How do healthcare providers diagnose Parkinson's Disease?
To date, there is no single test that can accurately identify the presence of Parkinson’s disease. Instead, the diagnostic procedure involves assessing medical history, presenting symptoms, neurological tests, and a physical examination that a healthcare professional conducts.
Although Parkinson’s disease is often diagnosed when the classic motor (movement) signs or symptoms are present such as tremors, muscle rigidity, balance issues, festinating gait, or difficulty moving, current research points to the identification of non-motor signs. More specifically, signs such as the loss of smell, dizziness, constipation, sleep disturbances, and depression often become evident ahead of the motor-related signs and can potentially be used for earlier diagnosis of the disease in the future.
If a healthcare professional suspects Parkinson’s disease, the next step is a referral to a doctor who specializes in neurological disorders, such as a neurologist.
A combination of physical, neurological, and imaging examinations may be necessary to rule out the possibility of other neurological diseases that may cause symptoms similar to Parkinson’s disease. The physical exam includes a visual assessment, palpation (feeling limbs and muscles), percussion (tapping body parts to produce sound), and auscultation (using a stethoscope). During a neurological exam, an individual may be asked to walk, sit, stand, and move the limbs in specific ways to evaluate coordination and balance. Memory, sensory function, and reflexes may also be assessed.
In addition, imaging tests such as magnetic resonance imaging (MRI), positron emission tomography (PET) scan, or an ultrasound may be performed. A specialized single-photon emission computerized tomography (SPECT) scan called a dopamine transporter scan (DaTscan) is an alternative imaging exam, but it is expensive and not performed routinely.
The final diagnosis depends on the cumulation of results from the series of tests that are conducted.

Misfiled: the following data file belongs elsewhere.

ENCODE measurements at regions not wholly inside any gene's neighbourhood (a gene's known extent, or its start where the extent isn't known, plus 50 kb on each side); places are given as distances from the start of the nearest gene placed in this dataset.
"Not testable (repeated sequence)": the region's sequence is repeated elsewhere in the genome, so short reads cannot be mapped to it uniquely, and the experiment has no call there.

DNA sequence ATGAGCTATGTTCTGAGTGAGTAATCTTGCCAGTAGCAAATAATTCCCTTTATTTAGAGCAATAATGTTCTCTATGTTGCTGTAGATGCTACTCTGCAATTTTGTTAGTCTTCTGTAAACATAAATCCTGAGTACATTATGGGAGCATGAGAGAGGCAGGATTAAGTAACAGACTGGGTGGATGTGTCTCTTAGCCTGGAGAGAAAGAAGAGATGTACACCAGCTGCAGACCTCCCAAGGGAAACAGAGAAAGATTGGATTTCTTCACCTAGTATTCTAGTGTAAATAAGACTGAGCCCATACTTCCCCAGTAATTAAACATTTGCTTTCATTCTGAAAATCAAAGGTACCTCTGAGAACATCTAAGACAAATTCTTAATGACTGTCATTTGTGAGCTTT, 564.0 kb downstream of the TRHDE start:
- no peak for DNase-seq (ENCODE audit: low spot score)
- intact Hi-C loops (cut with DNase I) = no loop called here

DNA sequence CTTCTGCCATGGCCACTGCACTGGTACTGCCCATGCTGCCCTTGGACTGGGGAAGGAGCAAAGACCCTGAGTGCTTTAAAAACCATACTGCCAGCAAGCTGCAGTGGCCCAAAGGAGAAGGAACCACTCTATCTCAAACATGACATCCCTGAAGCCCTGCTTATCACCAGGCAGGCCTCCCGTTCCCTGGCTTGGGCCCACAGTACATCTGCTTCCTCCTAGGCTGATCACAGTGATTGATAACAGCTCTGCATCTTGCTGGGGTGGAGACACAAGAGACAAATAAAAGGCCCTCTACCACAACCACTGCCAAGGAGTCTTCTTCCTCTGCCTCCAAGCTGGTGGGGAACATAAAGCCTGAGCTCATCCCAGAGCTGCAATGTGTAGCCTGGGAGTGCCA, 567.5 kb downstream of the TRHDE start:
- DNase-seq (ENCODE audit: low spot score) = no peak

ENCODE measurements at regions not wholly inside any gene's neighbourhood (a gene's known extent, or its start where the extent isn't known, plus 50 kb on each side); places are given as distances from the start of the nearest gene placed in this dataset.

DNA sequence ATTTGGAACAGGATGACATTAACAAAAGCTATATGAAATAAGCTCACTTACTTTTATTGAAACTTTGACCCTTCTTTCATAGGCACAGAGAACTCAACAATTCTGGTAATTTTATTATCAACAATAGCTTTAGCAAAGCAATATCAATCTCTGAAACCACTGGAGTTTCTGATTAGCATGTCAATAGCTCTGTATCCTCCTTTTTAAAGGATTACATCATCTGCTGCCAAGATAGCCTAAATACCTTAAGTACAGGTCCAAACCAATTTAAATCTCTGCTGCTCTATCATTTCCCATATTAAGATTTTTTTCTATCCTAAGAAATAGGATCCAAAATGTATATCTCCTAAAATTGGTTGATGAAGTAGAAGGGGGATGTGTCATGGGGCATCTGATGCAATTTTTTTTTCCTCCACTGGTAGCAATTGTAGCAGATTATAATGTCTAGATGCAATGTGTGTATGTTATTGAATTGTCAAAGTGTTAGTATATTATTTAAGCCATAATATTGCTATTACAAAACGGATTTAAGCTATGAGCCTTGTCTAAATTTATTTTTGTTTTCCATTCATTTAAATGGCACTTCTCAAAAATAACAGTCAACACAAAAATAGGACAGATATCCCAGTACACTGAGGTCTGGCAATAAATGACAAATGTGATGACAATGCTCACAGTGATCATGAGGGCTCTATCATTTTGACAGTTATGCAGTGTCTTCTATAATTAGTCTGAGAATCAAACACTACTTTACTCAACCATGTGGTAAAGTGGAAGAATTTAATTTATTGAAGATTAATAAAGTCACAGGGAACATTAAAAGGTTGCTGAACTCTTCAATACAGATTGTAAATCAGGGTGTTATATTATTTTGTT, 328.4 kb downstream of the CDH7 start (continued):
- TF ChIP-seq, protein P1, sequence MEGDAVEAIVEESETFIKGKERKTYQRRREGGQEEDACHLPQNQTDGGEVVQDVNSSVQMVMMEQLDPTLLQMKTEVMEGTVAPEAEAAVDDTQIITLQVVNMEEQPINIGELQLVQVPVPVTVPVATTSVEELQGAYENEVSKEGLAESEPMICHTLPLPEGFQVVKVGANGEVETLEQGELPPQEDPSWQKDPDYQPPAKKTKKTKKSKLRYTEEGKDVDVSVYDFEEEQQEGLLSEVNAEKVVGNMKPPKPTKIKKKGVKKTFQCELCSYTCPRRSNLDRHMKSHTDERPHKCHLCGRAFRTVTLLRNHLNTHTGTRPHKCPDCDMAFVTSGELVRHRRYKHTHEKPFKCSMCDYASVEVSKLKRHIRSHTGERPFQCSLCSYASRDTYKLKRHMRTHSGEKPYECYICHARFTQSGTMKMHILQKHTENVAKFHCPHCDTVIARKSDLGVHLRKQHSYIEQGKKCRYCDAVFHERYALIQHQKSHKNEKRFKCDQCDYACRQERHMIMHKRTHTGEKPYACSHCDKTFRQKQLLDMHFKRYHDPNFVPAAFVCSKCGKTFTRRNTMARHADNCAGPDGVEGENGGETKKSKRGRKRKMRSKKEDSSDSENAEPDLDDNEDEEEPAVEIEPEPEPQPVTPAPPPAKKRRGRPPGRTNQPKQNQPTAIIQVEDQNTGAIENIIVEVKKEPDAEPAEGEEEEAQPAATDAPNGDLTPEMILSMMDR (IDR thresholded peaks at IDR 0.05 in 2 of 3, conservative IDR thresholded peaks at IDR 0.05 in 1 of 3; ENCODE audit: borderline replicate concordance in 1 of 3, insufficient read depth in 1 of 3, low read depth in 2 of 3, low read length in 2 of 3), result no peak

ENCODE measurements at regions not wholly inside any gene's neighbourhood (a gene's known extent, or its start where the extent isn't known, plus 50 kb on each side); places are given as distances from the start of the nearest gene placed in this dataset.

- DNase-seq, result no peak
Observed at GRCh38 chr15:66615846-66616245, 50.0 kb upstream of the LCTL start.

There are many drugs that are being used to treat the PD physiological disease process as well as many drugs that are used to treat the symptoms that the disease brings with it. Unfortunately, no drug is currently available that reverses the effects of Parkinson’s or stops the disease from progressing.
Initial drug treatment typically aims to restore and mimic the effects of dopamine, or to stop the breakdown of dopamine in the brain. Some doctors often recommend a trial period of a dopamine-type medication such as levodopa to see if it is effective at decreasing symptoms (e.g., tremors, motor difficulties). Levodopa, which is an amino acid the body converts into dopamine, became the primary agent to treat the symptoms of Parkinson’s disease during the early 1900s.
Furthermore, a positive response to levodopa was an indication or confirmation of Parkinson’s disease, and due to its effectiveness it was once considered the gold standard for Parkinson’s management. In some cases, levodopa is still the first line of treatment due to its function as a dopamine replacement agent.
However, levodopa requires 2-3 weeks to initially take effect, and it has a short half-life of about 90 minutes, which means the body rapidly breaks it down. As the medication’s effects wear off, the symptoms may start up again until another dose of levodopa is taken. In addition, levodopa may cause dyskinesia (uncontrollable fidgeting) as the levels of dopamine start to increase in response to taking this drug, especially in individuals with young-onset Parkinson’s disease. This drug also loses its effectiveness over time.
To combat these types of issues, levodopa may also be combined with another medication called carbidopa to form Sinemet (carbidopa-levodopa), which helps the drug cross into the brain. The combination of these two drugs also offers extended-time release that improves its effectiveness.
As a result, Sinemet is now referred to as the gold standard in Parkinson’s treatment in comparison to other drugs that mimic dopamine in the brain (dopamine-agonists) or those that stop the breakdown of dopamine, such as monoamine oxidase B (MAO-B) inhibitors, catechol-O-methyl transferase (COMT) inhibitors, and anticholinergics.
A doctor will evaluate the most up-to-date and effective medications for each individual case. The medication that is recommended also depends on the presenting symptoms, an individual’s age, overall physical health, lifestyle, and whether the symptoms affect activities of daily living such as maintaining balance, walking, and using the hands properly.
Unfortunately, some of the medications that are used to treat Parkinson’s disease can cause or worsen certain symptoms (e.g., dyskinesia) as the dosage is increased. It is important to note that dyskinesia is not a symptom of Parkinson’s, but rather a side effect that is caused by some medications. Many patients choose to continue taking medication despite the occurrence of dyskinesia because without the medication their other symptoms worsen, making it difficult to manage their daily lives.